2 years ago
Admissions Advice

How reliable are early action acceptance rates?

I know a good portion of early applicant are recruited athletes or students of that kind, which might make the statistics higher than they actually are. I want to apply to Stanford early action, and according to Google, the acceptance rate for early applicants is around 9.2%, which is significantly better than the regular decision acceptance rate. Are these data accurate, or should I disregard the data since there is a confounding variable?


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Accepted Answer
2 years ago[edited]

Hi @bleh,

Thanks for asking this question. This is one of the most misunderstood problems of applying to Top single choice restricted early action programs. Intuitively it makes sense to apply SCREA to Stanford, Harvard, Yale and Princeton because the acceptance rates are about 2.5X what the overall admit rate is (e.g 9.2% vs 3.95% for Stanford, 7.47% vs 3.19% for Harvard etc). In reality they are not.

There are 7 distinct applicants in the SCREA pool which are the following:

1. Recruited Athletes (A) D1 athletes vetted by the college coaching staff

2. Legacies (L) children of parents who attended the school

3. Development Candidates (D) children of families who have a record of donations

4. "Fac Brats" (C) Children of faculty which includes instructors, professors and admin

5. VIPs - Child actors, musicians, Nobel prize winners, (think Malala Yousafzai)

6. QB -Questbridge match recipients - high achieving low income first gen students

7. Everyone else - Which includes the brightest of the bright and those who feel entitled to buy a lottery ticket for $70-90 to "shoot their shot".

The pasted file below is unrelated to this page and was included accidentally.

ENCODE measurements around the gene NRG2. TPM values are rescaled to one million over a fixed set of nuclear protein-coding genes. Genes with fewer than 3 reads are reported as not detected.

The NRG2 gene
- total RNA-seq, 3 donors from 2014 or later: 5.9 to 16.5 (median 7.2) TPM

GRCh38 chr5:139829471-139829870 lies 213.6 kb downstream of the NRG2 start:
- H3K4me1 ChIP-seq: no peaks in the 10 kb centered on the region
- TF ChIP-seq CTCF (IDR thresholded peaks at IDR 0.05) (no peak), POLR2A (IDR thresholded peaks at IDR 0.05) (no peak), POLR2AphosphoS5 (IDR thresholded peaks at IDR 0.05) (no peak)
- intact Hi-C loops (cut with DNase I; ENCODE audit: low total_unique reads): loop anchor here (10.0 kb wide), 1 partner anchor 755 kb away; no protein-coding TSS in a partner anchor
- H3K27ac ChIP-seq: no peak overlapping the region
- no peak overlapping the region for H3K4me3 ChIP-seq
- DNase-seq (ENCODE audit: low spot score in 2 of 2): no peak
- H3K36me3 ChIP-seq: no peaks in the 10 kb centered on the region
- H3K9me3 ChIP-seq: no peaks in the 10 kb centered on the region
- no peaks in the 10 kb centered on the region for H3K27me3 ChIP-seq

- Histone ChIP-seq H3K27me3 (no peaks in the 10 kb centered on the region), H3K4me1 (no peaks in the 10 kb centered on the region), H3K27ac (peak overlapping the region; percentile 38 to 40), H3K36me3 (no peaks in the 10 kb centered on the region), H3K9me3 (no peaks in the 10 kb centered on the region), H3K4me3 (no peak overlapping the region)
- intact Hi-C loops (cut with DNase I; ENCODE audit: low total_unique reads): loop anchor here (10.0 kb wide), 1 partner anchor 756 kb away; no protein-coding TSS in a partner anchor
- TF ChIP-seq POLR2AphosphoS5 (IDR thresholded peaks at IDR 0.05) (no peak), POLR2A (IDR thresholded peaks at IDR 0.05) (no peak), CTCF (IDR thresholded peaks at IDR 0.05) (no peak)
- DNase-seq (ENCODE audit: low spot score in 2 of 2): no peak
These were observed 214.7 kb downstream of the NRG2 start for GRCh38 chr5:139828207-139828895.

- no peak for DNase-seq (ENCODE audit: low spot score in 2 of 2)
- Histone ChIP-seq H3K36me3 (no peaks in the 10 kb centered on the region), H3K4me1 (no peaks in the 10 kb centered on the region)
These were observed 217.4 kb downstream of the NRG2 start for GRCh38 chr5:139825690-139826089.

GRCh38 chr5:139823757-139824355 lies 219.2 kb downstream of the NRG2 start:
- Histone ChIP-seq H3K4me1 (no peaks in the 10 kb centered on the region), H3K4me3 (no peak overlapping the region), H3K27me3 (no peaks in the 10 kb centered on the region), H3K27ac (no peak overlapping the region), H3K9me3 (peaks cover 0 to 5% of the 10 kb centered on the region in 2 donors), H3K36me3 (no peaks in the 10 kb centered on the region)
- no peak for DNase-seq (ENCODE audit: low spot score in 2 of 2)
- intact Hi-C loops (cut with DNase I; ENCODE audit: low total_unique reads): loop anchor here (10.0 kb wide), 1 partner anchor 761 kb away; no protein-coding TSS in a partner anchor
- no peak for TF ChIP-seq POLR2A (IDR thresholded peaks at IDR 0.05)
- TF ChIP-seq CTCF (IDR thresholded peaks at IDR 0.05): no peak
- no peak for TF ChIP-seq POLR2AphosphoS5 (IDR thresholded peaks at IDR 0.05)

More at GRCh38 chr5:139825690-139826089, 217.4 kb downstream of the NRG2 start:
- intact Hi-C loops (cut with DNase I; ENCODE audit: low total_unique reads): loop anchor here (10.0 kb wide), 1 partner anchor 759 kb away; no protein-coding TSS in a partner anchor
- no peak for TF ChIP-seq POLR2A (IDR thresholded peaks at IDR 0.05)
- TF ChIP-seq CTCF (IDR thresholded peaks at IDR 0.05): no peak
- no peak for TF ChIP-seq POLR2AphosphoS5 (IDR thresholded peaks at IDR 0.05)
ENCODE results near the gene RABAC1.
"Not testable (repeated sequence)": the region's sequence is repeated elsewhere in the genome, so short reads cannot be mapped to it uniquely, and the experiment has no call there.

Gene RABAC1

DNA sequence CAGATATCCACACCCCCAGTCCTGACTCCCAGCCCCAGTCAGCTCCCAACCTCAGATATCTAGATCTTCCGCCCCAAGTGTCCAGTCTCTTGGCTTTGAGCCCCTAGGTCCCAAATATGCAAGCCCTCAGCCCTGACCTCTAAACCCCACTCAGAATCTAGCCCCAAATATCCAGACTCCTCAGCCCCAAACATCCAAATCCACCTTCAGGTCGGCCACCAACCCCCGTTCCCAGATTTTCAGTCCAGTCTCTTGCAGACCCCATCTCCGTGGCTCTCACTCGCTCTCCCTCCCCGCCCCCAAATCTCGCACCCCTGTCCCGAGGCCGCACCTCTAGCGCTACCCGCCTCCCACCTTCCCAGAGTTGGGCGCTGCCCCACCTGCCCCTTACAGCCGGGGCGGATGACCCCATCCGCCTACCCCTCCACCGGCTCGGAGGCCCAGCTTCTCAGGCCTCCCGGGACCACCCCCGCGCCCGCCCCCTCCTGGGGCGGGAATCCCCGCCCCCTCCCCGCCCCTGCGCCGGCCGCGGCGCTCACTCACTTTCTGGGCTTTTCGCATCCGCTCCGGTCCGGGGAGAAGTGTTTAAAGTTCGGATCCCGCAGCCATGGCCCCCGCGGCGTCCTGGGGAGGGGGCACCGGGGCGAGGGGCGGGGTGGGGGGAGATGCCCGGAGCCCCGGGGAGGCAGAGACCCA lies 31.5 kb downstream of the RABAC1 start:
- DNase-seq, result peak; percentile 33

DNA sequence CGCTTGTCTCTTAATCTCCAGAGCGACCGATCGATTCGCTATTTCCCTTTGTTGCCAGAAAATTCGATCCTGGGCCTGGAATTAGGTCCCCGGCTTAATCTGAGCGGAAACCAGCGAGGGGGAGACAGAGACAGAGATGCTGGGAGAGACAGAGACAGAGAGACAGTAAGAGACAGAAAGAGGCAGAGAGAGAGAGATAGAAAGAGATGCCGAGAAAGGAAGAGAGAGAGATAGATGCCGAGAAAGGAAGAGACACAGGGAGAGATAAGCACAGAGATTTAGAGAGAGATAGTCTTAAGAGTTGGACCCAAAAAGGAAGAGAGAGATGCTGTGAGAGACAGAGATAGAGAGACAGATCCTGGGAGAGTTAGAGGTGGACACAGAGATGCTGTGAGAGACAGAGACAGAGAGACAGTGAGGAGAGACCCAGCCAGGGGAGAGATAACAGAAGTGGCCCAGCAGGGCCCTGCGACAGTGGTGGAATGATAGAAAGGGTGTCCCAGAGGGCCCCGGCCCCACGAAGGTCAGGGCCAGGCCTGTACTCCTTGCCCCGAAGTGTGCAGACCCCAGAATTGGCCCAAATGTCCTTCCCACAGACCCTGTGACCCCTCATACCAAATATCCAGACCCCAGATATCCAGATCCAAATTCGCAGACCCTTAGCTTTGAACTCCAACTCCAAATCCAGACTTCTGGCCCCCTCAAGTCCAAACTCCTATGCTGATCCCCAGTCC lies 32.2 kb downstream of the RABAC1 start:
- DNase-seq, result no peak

Lets zoom and drill down on Stanford. For the class of 2025, they admitted 2190 of which approx 900 were admitted SCREA or 41%. I'm keeping your 9.2% for the time being just as a place holder since, SCREA info trickles out with a 2-3 year lag.

Lets figure out how many people are in these 7 groups out of the 2190. According to public information, Stanford enrolls about 16.2% legacies, 12% athletes, 1.5% development, 1% fac brats, and 4% are Questbridge students. So out of the 2190 admitted class, 355 were legacies, 263 were recruited athletes, 32 development, 22 fac brats and 90 Questbridge, and I'd say 5 were like VIP celebs like Eileen Gu (Olympian gold medalist). So that totals 767 out 2190 which is 35% of the admit class.

The tricky thing is to figure out the exact percentage of this 1-6 group that applied and got admitted SCREA. Conservatively I'm going to say 2/3rds on the low side and 7/8ths on the high side. So that's a range of 511 and 671. What this means is that if you are not part of groups 1-6, then your real SCREA acceptance rate between (900-511)/9775 and (900-671)/9775 which is a range of 3.98% and 2.34%. And compared to the overall admit rate of 3.95%, that's not a bump of 2.5X anymore. That's either a 1X rate or a 0.6X rate.

So the big take away is the following: applying early is only useful to the most compelling high school students that would get into Stanford regardless of when they apply.

I wouldn't recommend anyone to apply SCREA to Stanford, Harvard, Princeton, Yale unless they have super impressive academic narratives including solid evidence of intellectual vitality and amazing ECs that show evidence of unique and genuine talent. Of course it goes without saying that you need near perfect grades, test scores and strong course rigor, the very best recommendation and essays.

If there is any sort of GAP or missing criteria in your application, it's always better to use the extra time and apply RD. What I mean by this is fix your lower test scores, imperfect essays, non-spikey ECs, curate better recommendations, submit better graded papers, and show more leadership roles either in your varsity sports, school clubs and leadership groups, or community service.

The best way to think of SCREA is booking a flight First Class on an airplane. It's not fair that one might come from an over-represented demographic, or be middle class or not have great college preparation etc etc, but some people just get to board the plane before everyone else and get a better seat, better treatment and better benefits.

As long as the best colleges in the US are private, they can create their own admissions rules and standards and that will never change. So your best bet is to be armed with the best information possible and make informed choices on where you want to apply and when you want to apply.

Good luck.

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